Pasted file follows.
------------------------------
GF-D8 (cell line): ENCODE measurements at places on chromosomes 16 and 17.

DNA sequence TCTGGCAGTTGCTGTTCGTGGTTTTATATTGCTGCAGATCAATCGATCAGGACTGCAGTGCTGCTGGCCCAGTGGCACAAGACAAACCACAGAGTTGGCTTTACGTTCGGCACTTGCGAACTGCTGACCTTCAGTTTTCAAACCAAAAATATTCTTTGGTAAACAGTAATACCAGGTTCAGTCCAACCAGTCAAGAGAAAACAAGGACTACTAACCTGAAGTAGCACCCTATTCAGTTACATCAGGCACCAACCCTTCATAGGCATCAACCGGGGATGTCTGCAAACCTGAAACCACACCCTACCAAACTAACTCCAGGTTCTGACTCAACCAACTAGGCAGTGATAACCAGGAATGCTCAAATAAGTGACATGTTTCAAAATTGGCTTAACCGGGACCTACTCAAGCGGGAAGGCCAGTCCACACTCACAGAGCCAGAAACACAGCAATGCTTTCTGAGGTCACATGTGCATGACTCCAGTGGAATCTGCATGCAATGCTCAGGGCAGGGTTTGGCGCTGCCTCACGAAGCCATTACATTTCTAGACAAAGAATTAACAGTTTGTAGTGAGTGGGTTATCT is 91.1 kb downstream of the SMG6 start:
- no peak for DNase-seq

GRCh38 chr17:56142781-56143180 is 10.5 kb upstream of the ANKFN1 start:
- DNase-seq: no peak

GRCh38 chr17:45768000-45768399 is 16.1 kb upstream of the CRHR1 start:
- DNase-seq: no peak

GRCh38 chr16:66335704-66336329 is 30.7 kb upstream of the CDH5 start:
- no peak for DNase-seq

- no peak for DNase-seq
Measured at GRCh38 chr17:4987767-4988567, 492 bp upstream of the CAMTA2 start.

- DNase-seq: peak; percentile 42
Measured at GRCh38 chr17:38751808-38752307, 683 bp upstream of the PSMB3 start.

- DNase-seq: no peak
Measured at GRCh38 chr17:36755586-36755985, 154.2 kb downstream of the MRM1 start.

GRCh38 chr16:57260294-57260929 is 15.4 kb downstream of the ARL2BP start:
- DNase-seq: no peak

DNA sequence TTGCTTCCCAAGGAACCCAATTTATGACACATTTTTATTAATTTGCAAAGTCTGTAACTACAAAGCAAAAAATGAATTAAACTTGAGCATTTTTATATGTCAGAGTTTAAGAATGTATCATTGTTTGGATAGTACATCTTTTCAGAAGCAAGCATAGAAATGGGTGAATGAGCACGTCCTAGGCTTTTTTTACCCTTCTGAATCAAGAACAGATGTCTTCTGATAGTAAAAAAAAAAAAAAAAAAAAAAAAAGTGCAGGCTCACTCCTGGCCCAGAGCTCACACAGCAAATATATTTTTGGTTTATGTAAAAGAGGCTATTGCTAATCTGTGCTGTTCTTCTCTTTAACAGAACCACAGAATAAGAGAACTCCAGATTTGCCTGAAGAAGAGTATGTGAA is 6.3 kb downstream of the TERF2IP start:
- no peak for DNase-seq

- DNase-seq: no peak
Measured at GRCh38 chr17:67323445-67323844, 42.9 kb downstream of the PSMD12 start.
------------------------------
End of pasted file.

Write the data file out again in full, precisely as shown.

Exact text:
GF-D8 (cell line): ENCODE measurements at places on chromosomes 16 and 17.

DNA sequence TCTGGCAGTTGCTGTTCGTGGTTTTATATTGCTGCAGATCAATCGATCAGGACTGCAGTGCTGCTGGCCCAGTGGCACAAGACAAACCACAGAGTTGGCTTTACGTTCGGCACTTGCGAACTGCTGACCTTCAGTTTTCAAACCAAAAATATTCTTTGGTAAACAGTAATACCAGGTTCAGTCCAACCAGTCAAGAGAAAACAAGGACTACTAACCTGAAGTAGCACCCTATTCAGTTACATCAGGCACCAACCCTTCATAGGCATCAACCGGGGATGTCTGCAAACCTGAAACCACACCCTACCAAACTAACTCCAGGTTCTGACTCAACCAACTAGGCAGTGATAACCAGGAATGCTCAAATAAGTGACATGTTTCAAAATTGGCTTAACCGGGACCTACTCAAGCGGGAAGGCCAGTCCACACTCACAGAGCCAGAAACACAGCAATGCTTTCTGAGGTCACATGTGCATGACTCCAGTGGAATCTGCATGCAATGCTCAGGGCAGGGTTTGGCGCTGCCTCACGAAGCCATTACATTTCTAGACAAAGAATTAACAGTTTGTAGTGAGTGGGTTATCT is 91.1 kb downstream of the SMG6 start:
- no peak for DNase-seq

GRCh38 chr17:56142781-56143180 is 10.5 kb upstream of the ANKFN1 start:
- DNase-seq: no peak

GRCh38 chr17:45768000-45768399 is 16.1 kb upstream of the CRHR1 start:
- DNase-seq: no peak

GRCh38 chr16:66335704-66336329 is 30.7 kb upstream of the CDH5 start:
- no peak for DNase-seq

- no peak for DNase-seq
Measured at GRCh38 chr17:4987767-4988567, 492 bp upstream of the CAMTA2 start.

- DNase-seq: peak; percentile 42
Measured at GRCh38 chr17:38751808-38752307, 683 bp upstream of the PSMB3 start.

- DNase-seq: no peak
Measured at GRCh38 chr17:36755586-36755985, 154.2 kb downstream of the MRM1 start.

GRCh38 chr16:57260294-57260929 is 15.4 kb downstream of the ARL2BP start:
- DNase-seq: no peak

DNA sequence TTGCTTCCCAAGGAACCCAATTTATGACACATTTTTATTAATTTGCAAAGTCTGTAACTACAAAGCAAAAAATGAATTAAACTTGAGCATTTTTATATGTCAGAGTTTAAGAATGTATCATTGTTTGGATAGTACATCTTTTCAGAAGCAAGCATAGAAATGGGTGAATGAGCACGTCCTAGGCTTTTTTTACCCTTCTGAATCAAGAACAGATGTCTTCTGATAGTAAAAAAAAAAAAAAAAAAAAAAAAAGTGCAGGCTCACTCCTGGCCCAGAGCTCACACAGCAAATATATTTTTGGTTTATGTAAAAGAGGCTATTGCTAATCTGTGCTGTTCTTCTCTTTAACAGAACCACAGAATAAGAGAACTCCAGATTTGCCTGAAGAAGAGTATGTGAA is 6.3 kb downstream of the TERF2IP start:
- no peak for DNase-seq

- DNase-seq: no peak
Measured at GRCh38 chr17:67323445-67323844, 42.9 kb downstream of the PSMD12 start.